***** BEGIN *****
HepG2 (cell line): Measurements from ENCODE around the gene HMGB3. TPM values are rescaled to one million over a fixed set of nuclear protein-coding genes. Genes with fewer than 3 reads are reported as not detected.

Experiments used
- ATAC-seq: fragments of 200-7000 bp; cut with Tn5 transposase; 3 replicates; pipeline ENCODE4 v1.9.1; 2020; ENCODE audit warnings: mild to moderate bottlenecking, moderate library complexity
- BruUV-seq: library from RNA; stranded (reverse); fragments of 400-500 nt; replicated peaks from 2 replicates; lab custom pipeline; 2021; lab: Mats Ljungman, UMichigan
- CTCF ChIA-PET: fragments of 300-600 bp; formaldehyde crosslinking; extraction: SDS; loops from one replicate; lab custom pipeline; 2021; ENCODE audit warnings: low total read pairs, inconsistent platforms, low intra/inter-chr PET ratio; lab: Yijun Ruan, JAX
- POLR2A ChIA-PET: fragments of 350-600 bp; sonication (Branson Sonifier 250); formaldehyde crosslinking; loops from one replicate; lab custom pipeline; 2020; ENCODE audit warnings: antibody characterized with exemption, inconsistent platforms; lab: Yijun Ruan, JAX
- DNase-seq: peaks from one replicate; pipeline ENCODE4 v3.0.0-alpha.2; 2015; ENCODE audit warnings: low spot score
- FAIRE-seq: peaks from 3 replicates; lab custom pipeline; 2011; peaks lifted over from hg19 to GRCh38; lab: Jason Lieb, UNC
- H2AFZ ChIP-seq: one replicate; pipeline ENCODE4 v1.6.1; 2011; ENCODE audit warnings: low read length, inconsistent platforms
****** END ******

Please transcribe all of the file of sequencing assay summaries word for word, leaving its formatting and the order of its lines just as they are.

HepG2 (cell line): Measurements from ENCODE around the gene HMGB3. TPM values are rescaled to one million over a fixed set of nuclear protein-coding genes. Genes with fewer than 3 reads are reported as not detected.

Experiments used
- ATAC-seq: fragments of 200-7000 bp; cut with Tn5 transposase; 3 replicates; pipeline ENCODE4 v1.9.1; 2020; ENCODE audit warnings: mild to moderate bottlenecking, moderate library complexity
- BruUV-seq: library from RNA; stranded (reverse); fragments of 400-500 nt; replicated peaks from 2 replicates; lab custom pipeline; 2021; lab: Mats Ljungman, UMichigan
- CTCF ChIA-PET: fragments of 300-600 bp; formaldehyde crosslinking; extraction: SDS; loops from one replicate; lab custom pipeline; 2021; ENCODE audit warnings: low total read pairs, inconsistent platforms, low intra/inter-chr PET ratio; lab: Yijun Ruan, JAX
- POLR2A ChIA-PET: fragments of 350-600 bp; sonication (Branson Sonifier 250); formaldehyde crosslinking; loops from one replicate; lab custom pipeline; 2020; ENCODE audit warnings: antibody characterized with exemption, inconsistent platforms; lab: Yijun Ruan, JAX
- DNase-seq: peaks from one replicate; pipeline ENCODE4 v3.0.0-alpha.2; 2015; ENCODE audit warnings: low spot score
- FAIRE-seq: peaks from 3 replicates; lab custom pipeline; 2011; peaks lifted over from hg19 to GRCh38; lab: Jason Lieb, UNC
- H2AFZ ChIP-seq: one replicate; pipeline ENCODE4 v1.6.1; 2011; ENCODE audit warnings: low read length, inconsistent platforms